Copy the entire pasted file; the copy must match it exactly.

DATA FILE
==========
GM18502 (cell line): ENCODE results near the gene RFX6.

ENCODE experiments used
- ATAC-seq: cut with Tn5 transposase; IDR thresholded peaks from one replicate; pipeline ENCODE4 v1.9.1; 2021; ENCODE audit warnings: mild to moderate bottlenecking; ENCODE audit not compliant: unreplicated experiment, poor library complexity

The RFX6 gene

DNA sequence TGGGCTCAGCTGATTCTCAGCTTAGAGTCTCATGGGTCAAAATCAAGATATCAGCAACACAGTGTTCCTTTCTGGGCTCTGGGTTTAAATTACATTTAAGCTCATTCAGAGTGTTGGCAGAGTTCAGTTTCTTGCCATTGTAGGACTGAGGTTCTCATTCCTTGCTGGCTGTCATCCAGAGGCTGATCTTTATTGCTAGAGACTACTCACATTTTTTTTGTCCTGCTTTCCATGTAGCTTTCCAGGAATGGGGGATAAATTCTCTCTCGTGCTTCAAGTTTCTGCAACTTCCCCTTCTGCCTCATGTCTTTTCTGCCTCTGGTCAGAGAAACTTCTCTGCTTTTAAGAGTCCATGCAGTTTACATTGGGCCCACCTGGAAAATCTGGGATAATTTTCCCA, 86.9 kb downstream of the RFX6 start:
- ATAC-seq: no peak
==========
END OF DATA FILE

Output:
GM18502 (cell line): ENCODE results near the gene RFX6.

ENCODE experiments used
- ATAC-seq: cut with Tn5 transposase; IDR thresholded peaks from one replicate; pipeline ENCODE4 v1.9.1; 2021; ENCODE audit warnings: mild to moderate bottlenecking; ENCODE audit not compliant: unreplicated experiment, poor library complexity

The RFX6 gene

DNA sequence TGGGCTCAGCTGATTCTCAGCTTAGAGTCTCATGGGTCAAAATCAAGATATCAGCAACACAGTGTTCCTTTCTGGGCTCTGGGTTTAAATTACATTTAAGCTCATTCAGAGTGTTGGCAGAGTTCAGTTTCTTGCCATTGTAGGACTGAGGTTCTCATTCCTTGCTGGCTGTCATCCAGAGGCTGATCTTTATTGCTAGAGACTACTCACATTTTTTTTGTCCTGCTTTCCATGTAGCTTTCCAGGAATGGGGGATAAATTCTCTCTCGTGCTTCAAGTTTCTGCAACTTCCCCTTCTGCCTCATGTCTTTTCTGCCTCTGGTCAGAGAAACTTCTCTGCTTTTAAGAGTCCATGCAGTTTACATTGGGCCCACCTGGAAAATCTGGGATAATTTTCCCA, 86.9 kb downstream of the RFX6 start:
- ATAC-seq: no peak